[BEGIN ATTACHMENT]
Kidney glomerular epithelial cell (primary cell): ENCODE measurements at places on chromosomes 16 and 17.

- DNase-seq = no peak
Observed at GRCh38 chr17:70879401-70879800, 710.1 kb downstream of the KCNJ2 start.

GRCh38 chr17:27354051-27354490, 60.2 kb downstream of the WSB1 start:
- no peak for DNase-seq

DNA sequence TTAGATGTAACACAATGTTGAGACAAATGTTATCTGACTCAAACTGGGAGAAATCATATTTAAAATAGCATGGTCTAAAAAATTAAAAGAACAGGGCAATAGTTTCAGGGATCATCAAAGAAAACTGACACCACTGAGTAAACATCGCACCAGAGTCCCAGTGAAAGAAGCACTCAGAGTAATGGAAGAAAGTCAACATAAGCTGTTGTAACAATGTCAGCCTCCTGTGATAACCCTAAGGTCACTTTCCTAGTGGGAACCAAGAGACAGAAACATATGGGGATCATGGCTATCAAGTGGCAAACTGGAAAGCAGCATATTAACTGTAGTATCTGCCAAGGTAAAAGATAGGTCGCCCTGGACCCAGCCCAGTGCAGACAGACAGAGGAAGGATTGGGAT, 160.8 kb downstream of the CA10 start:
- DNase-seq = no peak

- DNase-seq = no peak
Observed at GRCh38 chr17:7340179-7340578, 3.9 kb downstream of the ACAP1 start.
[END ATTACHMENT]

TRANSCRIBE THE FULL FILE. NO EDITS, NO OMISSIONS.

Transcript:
Kidney glomerular epithelial cell (primary cell): ENCODE measurements at places on chromosomes 16 and 17.

- DNase-seq = no peak
Observed at GRCh38 chr17:70879401-70879800, 710.1 kb downstream of the KCNJ2 start.

GRCh38 chr17:27354051-27354490, 60.2 kb downstream of the WSB1 start:
- no peak for DNase-seq

DNA sequence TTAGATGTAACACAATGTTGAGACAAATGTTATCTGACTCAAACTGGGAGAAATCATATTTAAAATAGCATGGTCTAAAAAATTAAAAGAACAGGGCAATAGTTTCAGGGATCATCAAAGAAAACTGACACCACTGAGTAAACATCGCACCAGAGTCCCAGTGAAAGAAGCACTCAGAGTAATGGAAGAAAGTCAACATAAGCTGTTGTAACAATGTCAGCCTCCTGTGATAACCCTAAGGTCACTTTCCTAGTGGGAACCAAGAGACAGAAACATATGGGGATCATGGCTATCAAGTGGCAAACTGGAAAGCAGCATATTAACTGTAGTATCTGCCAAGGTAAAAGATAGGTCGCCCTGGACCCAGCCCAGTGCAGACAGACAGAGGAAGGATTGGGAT, 160.8 kb downstream of the CA10 start:
- DNase-seq = no peak

- DNase-seq = no peak
Observed at GRCh38 chr17:7340179-7340578, 3.9 kb downstream of the ACAP1 start.